When we think of education, we usually think of the classroom. That's understandable: most of our interactions with the education system involve teachers and learning.
Of course, it takes a massive bureaucracy to manage the school systems that facilitate student learning. More than anything any individual teacher does, decision-making by school principals, superintendents, policymakers, lobbyists, and activists determines what education looks like in the United States.
Teachers may have the largest overall impact on classroom outcomes, but administrators and other leaders also contribute to student achievement, if indirectly. These folks at the top make key decisions about funding and resources, how to incorporate new educational theories and methodologies into curricula, and the culture of education at the local level and for the nation as a whole.
The term educational leadership covers both school administration and all the moving parts that have to come together to achieve large-scale goals in education. A degree in educational leadership can prepare you to become a school leader in your district or an education advisor to the president, or to step into hundreds of roles that fall somewhere in between.
First, however, you need to get accepted into a program that will support your goals. In this article about how to get into a master's in educational leadership program, we cover:
Master's in educational leadership programs prepare graduates to work in advanced administrative roles in educational organizations. However, don't confuse this degree with a master's in educational administration. School administration degree programs are usually more focused on building-level management. On the other hand, educational leadership degree programs tend to take a broader view of how quality education looks. Simply put, educational administration, as a discipline, is typically focused on the success of one school or a single school district. Educational leadership focuses on improving the success of all schools.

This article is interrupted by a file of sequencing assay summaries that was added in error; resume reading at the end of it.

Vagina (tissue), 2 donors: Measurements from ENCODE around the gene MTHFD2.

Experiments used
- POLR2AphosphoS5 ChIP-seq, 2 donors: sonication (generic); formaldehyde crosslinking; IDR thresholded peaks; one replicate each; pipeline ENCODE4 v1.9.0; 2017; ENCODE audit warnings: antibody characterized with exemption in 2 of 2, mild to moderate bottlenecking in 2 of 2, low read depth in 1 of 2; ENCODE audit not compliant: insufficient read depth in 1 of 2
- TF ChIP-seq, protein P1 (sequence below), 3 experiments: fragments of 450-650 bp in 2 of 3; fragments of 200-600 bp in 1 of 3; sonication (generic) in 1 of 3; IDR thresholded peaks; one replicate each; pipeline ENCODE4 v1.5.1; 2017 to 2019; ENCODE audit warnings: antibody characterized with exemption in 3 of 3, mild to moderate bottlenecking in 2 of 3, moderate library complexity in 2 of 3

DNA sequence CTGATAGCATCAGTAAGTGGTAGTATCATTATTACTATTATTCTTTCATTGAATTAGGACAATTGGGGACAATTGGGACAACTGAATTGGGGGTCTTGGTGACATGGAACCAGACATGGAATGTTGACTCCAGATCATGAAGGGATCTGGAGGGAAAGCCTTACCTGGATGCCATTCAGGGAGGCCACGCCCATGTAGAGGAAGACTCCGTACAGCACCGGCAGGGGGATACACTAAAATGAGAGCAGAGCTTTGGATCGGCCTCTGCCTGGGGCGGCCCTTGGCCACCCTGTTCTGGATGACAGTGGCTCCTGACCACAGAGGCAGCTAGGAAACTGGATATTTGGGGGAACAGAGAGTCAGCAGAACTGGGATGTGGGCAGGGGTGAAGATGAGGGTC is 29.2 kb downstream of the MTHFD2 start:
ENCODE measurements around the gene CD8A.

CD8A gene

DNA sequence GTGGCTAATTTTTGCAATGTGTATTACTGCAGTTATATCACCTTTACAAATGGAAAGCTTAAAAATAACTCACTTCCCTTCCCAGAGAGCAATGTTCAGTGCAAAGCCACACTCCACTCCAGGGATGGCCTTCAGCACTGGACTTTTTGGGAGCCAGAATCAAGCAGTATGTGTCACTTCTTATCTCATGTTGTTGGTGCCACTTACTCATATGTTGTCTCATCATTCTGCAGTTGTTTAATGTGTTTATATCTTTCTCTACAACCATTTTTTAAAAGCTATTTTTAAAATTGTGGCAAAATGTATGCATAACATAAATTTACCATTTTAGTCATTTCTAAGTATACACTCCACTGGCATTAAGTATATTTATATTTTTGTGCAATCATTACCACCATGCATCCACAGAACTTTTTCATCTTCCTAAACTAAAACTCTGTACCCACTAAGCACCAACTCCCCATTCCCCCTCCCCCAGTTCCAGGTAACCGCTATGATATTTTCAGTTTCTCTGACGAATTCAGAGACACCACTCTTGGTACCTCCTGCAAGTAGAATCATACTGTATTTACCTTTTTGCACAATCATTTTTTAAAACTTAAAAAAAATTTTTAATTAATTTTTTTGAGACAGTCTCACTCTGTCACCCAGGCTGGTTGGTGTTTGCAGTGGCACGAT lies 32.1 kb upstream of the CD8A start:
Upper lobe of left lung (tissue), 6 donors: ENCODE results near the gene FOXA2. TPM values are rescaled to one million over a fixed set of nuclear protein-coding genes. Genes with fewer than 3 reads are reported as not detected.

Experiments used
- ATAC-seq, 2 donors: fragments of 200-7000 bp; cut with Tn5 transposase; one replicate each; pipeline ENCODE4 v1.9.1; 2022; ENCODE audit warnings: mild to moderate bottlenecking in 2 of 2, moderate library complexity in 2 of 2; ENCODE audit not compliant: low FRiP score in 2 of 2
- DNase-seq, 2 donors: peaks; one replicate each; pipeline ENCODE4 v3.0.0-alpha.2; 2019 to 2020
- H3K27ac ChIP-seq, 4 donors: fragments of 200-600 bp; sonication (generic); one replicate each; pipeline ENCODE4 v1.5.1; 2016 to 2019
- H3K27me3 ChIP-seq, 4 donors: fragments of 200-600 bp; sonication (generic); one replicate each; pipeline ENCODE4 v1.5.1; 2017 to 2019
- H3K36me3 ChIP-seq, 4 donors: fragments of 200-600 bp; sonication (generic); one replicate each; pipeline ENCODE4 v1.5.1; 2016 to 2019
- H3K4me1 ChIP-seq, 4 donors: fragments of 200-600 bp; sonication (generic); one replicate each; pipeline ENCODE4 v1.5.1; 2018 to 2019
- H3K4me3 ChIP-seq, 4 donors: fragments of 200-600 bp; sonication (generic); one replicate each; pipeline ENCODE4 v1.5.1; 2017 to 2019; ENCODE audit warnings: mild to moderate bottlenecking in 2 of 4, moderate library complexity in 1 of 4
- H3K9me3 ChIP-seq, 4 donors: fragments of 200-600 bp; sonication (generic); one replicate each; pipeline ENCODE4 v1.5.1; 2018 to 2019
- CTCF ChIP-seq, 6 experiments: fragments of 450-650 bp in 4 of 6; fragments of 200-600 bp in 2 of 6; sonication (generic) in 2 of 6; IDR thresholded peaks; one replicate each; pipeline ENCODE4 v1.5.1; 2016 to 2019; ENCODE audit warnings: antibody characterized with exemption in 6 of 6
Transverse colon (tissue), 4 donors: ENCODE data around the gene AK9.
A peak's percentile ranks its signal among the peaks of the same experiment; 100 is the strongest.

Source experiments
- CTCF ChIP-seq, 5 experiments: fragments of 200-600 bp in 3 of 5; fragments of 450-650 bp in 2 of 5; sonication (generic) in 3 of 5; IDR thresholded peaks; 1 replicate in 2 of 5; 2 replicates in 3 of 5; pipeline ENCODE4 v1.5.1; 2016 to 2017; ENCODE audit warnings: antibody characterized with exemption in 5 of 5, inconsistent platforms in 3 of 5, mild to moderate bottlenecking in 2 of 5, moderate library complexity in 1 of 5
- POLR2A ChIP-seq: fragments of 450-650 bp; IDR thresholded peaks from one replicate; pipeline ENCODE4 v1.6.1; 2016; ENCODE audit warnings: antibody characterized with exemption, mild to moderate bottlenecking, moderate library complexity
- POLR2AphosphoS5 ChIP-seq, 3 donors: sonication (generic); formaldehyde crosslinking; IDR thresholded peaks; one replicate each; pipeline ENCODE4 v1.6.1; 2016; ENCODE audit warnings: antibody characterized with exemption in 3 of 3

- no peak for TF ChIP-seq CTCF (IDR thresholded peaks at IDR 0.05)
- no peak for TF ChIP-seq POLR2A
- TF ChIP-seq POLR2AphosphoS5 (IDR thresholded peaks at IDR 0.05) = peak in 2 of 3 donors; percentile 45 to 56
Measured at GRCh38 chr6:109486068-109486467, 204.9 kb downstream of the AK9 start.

Master's in educational leadership programs confer different degrees. Some colleges and universities have Master of Educational Leadership, or MEDL, programs. Others offer a Master of Science in Educational Leadership or a Master of Arts in Educational Leadership. Sometimes educational leadership is offered as a specialization, like the Master of Education (MEd) in Educational Leadership, and there are some programs with options to specialize in further. Students enrolled in the MA in Educational Leadership program offered by Mills College's School of Education, for instance, can choose between Early Childhood Leadership and Independent School Leadership concentrations.
Educational leaders are usually driven by a desire to improve education. They might aspire to manage a school or oversee a district. They might also take part in statewide strategic planning or nationwide education policy reform.
It's not uncommon for administrators, educational consultants, and education policymakers to have teaching experience. Many on-campus and online Master of Educational Leadership programs either require or strongly prefer licensed teachers with classroom experience. That experience gives them a degree of perspective regarding what students and teachers need that career executives probably won't have.
Don't assume, however, that all part-time and full-time leadership education programs are for teachers. There are plenty of MEDL programs and other types of educational leadership master's programs that accept students with different academic and professional experience. Boston College's Lynch School of Education and Human Development—which offers a Master of Education in Educational Leadership and Policy as a hybrid and online degree—welcomes applicants from many backgrounds, including: